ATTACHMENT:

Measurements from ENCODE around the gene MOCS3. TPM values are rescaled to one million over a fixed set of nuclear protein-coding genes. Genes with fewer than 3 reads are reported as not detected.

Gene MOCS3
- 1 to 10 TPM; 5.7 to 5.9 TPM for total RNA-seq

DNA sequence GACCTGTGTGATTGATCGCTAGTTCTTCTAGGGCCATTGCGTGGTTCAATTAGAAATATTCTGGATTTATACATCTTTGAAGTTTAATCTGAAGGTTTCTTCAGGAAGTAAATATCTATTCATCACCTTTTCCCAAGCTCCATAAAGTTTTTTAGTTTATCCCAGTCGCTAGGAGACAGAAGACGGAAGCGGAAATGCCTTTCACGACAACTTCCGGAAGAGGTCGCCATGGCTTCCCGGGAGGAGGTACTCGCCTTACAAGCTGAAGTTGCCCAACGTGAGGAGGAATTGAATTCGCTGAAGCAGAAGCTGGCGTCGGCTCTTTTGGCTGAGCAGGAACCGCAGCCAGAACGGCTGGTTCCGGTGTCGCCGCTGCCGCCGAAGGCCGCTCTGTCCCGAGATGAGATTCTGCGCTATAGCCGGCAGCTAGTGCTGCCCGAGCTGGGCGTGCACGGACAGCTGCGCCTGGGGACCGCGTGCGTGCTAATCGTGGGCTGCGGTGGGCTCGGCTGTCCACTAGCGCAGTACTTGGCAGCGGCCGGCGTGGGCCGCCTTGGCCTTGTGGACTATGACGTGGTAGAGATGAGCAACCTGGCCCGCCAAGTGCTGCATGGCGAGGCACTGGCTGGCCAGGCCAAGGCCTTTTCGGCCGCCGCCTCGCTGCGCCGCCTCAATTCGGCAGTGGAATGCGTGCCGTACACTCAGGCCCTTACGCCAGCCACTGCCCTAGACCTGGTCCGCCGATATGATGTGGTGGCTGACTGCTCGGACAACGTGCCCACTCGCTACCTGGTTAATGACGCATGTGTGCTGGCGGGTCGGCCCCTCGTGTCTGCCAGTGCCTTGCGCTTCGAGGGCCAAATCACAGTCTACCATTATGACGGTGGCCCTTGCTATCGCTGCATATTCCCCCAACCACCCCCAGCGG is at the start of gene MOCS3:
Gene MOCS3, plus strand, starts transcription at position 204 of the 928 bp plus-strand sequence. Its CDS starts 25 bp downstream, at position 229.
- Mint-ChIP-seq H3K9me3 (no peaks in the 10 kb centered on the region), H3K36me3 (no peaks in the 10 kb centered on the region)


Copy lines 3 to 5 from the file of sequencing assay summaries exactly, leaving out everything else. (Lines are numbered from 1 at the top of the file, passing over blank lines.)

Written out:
- 1 to 10 TPM; 5.7 to 5.9 TPM for total RNA-seq

DNA sequence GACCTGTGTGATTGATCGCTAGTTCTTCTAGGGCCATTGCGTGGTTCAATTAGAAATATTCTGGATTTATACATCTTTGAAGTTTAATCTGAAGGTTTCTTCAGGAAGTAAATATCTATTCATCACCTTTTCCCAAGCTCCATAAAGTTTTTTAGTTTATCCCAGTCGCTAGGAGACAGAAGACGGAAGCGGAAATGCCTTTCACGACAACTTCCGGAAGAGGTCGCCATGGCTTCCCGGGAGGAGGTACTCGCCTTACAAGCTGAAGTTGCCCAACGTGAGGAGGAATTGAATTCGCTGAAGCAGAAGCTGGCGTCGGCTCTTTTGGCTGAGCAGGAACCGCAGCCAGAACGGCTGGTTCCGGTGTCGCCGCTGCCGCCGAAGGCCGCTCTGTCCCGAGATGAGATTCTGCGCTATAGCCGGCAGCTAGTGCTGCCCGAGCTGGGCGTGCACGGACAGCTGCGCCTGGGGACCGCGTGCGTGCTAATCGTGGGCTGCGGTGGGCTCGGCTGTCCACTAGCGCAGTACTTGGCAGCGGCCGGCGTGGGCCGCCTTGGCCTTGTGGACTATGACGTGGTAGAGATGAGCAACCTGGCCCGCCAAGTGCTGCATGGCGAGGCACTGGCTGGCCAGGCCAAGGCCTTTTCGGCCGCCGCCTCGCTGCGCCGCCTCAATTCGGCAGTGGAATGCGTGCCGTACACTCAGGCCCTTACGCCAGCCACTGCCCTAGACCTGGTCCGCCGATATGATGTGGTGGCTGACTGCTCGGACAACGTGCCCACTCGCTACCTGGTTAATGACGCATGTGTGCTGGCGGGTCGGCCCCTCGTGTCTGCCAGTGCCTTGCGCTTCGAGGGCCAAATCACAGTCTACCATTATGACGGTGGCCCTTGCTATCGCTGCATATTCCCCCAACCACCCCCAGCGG is at the start of gene MOCS3:
Gene MOCS3, plus strand, starts transcription at position 204 of the 928 bp plus-strand sequence. Its CDS starts 25 bp downstream, at position 229.